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Sgt Saunders

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  • Location
    Live Free or Die State
  • Interests
    US Military firearms and US militaria. Cowboy action shooter. Firearms of the old west and Cowboy gear and horse tack. Western & War movie buff. Machine work and anything with a motor and tires. Shootin with the boys and cookin over the fire.
  1. I like the ren-wax, but this is the first time I've used it on leather. Still so far so good. It's staying sealed and nothing has rubbed off. I'm also not handling it on a day to day basis. I have also stopped using Pecards. If I had a new-ish piece of leather that I wanted to protect I probably would use it sparingly. It is a good product but over use it too easy and on really old/dry leather it makes a gooey mess. I have noticed that after apply it to good leather sparingly it will soaking in and protect the leather. But it does take time. It will darken the leather and sometimes it will l
  2. A man who knows his tool boxes! It's cherry wood with double handbook drawers. Too nice to be used at work. Gun smith tools only. Funny story about how I acquired it. The guy that had it was using it for mechanic tools and it was in his garage. All the drawers were stuck. Way too damp. I traded it for a Kennedy top chest same size, a two drawer riser and $70 bucks. He was happy with the deal and so was I.
  3. Well that's what the description said in the auction I went to. Guess it's not. Thought I'd share it, you don't see these come out of the wood work very often. It came with the holster I have in the restoration section and has a correct mag too. The bore looked really pitted but it cleaned up 98% bright. It's kind of a holly grail x 2 for me. None of these were accepted for service, but quite a few were purchased privately by service men. I'm hoping it will letter from Colt to where it went/who ordered it. More that one Marine ordered one. Talk about your high polished blue, wow! It
  4. Here is is with a coat of Renaissance Wax on it. It sealed it so there is no more red dust comming off it. It even took a shine. I don't know how long it will last but it looks good and is not waxy or stickey. I will only use it for display it so I'm hoping it will stay sealed. We shall see what happens over time.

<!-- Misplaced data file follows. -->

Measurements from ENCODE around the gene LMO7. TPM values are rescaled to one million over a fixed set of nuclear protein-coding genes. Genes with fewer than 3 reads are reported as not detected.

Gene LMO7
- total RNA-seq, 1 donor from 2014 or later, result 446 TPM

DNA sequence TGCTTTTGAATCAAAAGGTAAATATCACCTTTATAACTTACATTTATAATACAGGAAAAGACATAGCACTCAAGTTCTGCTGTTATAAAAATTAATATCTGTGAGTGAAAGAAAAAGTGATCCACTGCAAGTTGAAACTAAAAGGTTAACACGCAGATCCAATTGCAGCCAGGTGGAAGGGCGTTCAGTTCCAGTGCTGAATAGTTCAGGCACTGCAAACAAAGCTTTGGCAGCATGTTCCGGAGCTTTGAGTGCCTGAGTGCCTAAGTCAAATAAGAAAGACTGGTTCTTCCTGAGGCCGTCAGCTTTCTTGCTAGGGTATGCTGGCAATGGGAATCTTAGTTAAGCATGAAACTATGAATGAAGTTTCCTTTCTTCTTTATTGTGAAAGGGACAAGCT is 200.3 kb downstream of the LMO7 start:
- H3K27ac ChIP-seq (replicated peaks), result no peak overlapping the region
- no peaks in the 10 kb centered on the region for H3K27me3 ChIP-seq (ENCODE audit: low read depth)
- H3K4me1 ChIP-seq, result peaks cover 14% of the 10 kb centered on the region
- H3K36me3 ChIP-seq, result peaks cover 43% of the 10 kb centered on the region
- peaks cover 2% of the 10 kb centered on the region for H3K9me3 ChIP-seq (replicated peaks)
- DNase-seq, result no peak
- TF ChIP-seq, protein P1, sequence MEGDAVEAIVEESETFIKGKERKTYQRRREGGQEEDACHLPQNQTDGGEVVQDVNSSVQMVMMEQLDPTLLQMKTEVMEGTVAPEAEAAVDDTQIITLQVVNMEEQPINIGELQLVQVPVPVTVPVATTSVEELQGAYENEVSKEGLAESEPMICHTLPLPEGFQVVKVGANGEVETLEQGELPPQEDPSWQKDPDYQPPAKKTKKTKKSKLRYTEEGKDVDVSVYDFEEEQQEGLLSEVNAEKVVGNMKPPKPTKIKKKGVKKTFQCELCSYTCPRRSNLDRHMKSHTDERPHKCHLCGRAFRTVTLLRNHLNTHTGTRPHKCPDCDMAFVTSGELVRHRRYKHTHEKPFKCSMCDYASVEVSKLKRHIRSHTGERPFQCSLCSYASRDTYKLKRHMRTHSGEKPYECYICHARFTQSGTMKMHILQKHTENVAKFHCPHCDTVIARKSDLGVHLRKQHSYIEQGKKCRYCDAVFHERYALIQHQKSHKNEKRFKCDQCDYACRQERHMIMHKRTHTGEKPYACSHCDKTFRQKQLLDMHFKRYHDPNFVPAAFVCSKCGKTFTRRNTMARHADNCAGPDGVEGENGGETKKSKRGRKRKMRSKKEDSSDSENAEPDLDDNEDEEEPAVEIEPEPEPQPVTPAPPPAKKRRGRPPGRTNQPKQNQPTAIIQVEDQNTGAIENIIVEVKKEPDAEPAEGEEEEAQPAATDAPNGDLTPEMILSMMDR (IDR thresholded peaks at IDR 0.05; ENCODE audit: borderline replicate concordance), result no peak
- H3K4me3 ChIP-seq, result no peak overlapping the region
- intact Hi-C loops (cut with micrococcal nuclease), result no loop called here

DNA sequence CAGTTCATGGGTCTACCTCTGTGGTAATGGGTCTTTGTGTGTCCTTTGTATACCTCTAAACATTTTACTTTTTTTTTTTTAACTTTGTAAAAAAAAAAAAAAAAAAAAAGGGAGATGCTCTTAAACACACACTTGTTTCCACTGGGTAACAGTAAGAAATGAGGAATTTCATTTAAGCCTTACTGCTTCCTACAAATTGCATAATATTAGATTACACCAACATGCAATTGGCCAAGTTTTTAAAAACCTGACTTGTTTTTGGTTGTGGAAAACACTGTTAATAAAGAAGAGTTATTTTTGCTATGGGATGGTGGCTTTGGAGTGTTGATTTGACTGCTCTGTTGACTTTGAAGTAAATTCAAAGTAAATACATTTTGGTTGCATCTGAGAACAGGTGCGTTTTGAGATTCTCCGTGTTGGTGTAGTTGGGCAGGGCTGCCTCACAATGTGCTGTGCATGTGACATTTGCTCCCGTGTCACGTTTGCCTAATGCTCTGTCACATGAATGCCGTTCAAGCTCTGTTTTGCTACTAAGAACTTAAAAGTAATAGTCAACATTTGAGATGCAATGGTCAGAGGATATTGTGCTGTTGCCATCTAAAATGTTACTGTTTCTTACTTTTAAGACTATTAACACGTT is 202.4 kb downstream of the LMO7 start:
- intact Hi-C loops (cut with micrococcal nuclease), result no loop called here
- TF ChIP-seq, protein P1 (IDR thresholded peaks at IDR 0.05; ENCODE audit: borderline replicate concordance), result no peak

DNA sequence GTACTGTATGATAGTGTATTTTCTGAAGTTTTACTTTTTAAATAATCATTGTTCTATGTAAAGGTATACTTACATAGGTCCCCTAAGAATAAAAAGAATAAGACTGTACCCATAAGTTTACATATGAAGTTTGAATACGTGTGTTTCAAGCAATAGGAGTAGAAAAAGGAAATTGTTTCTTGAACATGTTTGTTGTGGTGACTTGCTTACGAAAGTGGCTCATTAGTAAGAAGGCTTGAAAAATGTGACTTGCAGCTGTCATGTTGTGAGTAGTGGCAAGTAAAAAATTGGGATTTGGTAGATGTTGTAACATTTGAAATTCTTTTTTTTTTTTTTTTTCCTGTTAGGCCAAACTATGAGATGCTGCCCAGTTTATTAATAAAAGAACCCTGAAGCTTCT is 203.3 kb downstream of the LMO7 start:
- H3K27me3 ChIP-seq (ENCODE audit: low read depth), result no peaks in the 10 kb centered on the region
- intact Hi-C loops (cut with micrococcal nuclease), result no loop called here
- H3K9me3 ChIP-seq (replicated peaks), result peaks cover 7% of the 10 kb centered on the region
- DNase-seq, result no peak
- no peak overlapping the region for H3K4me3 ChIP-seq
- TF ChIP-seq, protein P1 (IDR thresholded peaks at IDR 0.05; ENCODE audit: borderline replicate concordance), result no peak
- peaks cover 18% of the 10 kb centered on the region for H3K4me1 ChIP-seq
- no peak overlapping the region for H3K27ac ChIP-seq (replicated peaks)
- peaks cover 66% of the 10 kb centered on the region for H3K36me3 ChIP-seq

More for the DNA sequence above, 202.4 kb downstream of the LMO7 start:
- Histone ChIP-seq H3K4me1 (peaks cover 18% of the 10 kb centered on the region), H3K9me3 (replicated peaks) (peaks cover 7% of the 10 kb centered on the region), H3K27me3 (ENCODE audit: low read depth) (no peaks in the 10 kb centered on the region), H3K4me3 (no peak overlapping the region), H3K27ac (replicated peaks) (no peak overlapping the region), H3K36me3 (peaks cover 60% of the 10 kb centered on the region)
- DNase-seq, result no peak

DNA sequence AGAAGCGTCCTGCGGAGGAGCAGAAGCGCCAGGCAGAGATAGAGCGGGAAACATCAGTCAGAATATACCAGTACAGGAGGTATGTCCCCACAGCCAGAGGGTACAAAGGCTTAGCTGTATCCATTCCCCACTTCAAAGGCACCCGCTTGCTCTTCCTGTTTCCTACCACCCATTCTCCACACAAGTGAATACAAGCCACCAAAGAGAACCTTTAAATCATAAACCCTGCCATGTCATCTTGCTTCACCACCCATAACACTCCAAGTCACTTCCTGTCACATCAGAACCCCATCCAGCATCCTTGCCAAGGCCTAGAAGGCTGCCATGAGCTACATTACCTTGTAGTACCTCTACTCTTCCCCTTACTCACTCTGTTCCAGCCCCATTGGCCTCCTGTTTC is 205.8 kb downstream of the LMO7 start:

5. Here is a USMC holster I purchased at a local auction. I believe it's in the early stage of Red Rot.[/size] Every thing it comes in contact with, it leaves red dust on. I need some help on how, if there's anything[/size] I can do to seal it, for lack of a better word. I gently brushed it with a very soft makeup brush to remove the loose dust. It's stable for now. I know Pecards is out of the question. I don't want a gooey mess leaching out for the rest of it's life. I know the "it's better to do nothing drill too." I am open to some professional advice. I really want to stabilize it. What abou
  6. I agree, pass. Maybe for another $500.00 you could find a nicer one.
  7. Nice score. The hat cord looks gold to me. I would say it's an Officers hat cord. That would also explain the private purchase, and the leather chin strap. The early inlisted campaign hats had shoe string ties.
  8. Auction should read: If you have allergies, Do Not Bid! I was at a flea market last weekend and a lady had some WWII uniforms in a box covered with cat hair. She laughed and said, "I guess my cat found them" Garden variety with no SSI, striped, but her price was astronomical. Really? Where do these people come from? Planet K-litter?
  9. Pretty clean, nice leather and it doesn't look all dried out. Liner looks minty too. I'd say an easy $100.00 in that shape.
  10. It appears to be some type of early Mauser action with a straight bolt. Maybe one of those 93 or 95 Mauser that was rebarrled to 308 and imported.
  11. If I miss my guess the British were still making the P-14 in 303 here in 1916. Or at least we didn't have a M-17 off the line yet.
  12. Some people have all the luck.......
  13. Looks like he has a pair of goggles around his neck. A swivel holster would have been the way to go if he was a dispach rider. It looks British to me. Almost like for the 455 Colt New Service or maybe the Webley.
  14. I always wondered if the US government knew this was a fact and they were all dangerous and could not be fired, why did they rebuild low number guns and reissue them. Then knowingly after WWII, lend leased them to the Greece? If you can explain that fact to me then, I will believe they are all dangerous. Another Urban Legend....... So much for keeping that can closed. Now that being said, I'll give my advice here for the original question. I read a little story years ago about gun collecting. The author advice was, chose the gun you most want to buy. Go out and buy some books on the gun yo
  15. It's still a smokeless round. Even thou there way under powered, I wouldn't chance it. It's the pressure spike in the smokeless powder that would lead me to say no. Now if you knew what you were doing and were an accomplished reloader, and you had a die for 22 rim fire; you could pull the bullet, resize the case mouth, charge the case with black powder, then seat and re-crimp the bullet, and you would have a modern black powder 22 rim fire round. I've never done that and have no info or dies to do it, but I believe it's possible. Maybe another reloader of the "Dark Side" will chime in that's d
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